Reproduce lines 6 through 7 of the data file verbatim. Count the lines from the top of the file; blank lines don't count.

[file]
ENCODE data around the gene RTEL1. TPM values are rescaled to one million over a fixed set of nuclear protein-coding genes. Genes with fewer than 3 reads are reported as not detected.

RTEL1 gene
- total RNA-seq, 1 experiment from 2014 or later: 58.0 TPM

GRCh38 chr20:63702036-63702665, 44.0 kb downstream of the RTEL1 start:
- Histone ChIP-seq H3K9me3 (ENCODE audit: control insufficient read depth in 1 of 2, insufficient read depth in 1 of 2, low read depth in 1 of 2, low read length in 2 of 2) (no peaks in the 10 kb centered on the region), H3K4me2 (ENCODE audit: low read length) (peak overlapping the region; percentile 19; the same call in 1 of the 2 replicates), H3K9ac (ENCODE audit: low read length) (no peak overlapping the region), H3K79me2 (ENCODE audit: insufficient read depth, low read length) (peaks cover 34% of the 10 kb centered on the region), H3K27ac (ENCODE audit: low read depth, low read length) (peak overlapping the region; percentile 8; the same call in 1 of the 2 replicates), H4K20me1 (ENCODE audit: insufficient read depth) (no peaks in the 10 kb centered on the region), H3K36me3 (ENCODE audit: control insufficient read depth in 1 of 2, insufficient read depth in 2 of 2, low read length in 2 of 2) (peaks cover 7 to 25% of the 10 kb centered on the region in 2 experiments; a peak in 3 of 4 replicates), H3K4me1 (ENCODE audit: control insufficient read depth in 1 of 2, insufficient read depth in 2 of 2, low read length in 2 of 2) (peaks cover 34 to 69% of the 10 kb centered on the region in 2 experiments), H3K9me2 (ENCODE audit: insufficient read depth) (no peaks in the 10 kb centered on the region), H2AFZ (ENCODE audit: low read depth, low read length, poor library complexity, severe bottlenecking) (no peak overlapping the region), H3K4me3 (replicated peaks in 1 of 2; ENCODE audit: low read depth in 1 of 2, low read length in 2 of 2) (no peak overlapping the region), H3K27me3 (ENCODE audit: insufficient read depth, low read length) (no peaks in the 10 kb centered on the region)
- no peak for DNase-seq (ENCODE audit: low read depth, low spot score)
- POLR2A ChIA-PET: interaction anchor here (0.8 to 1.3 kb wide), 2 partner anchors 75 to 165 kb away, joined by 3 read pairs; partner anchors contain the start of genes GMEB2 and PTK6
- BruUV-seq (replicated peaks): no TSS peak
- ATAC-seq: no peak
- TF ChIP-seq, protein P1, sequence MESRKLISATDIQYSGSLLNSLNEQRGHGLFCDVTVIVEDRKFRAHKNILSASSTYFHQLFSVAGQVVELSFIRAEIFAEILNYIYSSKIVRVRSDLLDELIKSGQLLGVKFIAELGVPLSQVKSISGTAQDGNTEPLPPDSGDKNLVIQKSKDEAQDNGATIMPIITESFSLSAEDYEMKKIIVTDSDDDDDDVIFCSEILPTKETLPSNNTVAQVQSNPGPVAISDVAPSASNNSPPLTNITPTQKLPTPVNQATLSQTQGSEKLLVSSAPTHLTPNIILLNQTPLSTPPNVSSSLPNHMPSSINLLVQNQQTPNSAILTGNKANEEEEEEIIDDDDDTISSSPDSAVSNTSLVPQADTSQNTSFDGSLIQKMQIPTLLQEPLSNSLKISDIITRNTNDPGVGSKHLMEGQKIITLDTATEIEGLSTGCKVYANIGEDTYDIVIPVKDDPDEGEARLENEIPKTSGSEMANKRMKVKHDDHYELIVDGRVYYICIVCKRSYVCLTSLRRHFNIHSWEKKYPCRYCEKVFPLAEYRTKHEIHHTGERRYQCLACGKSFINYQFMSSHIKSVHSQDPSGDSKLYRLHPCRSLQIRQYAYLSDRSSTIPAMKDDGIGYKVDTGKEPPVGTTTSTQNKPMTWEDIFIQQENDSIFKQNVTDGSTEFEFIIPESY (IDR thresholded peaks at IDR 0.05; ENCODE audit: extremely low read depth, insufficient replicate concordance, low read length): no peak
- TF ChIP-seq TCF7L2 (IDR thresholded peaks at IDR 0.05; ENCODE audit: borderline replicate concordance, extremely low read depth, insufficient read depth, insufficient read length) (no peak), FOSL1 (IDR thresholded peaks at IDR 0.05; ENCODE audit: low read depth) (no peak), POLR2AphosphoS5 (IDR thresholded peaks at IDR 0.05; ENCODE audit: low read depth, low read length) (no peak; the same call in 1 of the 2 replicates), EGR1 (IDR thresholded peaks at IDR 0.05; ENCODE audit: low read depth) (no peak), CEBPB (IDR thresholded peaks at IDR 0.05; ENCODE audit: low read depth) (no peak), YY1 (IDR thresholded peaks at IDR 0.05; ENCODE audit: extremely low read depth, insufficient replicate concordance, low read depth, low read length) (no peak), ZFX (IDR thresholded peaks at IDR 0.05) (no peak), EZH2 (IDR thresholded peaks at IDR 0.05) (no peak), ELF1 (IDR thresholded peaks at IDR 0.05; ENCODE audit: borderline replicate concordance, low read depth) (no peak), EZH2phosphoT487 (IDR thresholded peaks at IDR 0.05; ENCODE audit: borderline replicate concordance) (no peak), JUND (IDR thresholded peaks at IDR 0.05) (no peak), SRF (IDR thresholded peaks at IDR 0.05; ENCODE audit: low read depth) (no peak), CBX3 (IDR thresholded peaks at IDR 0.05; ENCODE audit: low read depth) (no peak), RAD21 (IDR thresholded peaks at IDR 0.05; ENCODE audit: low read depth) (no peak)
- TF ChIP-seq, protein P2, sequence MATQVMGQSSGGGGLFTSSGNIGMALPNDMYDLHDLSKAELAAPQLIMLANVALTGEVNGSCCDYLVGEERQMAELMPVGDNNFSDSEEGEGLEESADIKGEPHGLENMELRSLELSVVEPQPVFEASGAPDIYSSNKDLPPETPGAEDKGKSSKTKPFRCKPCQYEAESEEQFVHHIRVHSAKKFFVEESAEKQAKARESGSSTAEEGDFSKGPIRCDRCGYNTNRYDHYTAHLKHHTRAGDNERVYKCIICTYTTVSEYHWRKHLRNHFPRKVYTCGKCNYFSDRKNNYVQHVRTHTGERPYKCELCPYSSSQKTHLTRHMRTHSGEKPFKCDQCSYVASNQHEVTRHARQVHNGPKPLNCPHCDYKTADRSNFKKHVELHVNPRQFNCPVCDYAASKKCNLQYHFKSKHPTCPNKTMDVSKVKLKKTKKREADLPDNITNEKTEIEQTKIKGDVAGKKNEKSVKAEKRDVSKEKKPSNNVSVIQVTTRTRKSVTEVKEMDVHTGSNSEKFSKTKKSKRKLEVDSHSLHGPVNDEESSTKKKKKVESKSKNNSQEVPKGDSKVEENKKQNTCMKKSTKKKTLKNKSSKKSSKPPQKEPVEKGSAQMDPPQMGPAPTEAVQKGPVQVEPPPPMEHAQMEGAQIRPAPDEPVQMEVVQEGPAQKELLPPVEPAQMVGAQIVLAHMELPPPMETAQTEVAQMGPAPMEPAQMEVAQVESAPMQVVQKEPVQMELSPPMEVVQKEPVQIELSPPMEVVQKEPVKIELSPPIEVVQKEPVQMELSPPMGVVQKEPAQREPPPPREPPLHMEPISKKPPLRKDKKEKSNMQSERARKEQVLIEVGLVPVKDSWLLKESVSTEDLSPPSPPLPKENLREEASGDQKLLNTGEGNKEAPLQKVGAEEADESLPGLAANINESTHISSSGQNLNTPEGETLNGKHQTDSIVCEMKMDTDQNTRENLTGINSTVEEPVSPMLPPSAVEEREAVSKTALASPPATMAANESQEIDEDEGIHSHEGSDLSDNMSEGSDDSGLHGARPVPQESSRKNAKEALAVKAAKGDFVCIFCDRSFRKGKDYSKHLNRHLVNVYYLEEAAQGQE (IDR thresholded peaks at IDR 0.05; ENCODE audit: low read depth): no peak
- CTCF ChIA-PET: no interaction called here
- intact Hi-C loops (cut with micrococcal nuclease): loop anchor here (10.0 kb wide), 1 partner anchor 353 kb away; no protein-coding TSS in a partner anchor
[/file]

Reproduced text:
- no peak for DNase-seq (ENCODE audit: low read depth, low spot score)
- POLR2A ChIA-PET: interaction anchor here (0.8 to 1.3 kb wide), 2 partner anchors 75 to 165 kb away, joined by 3 read pairs; partner anchors contain the start of genes GMEB2 and PTK6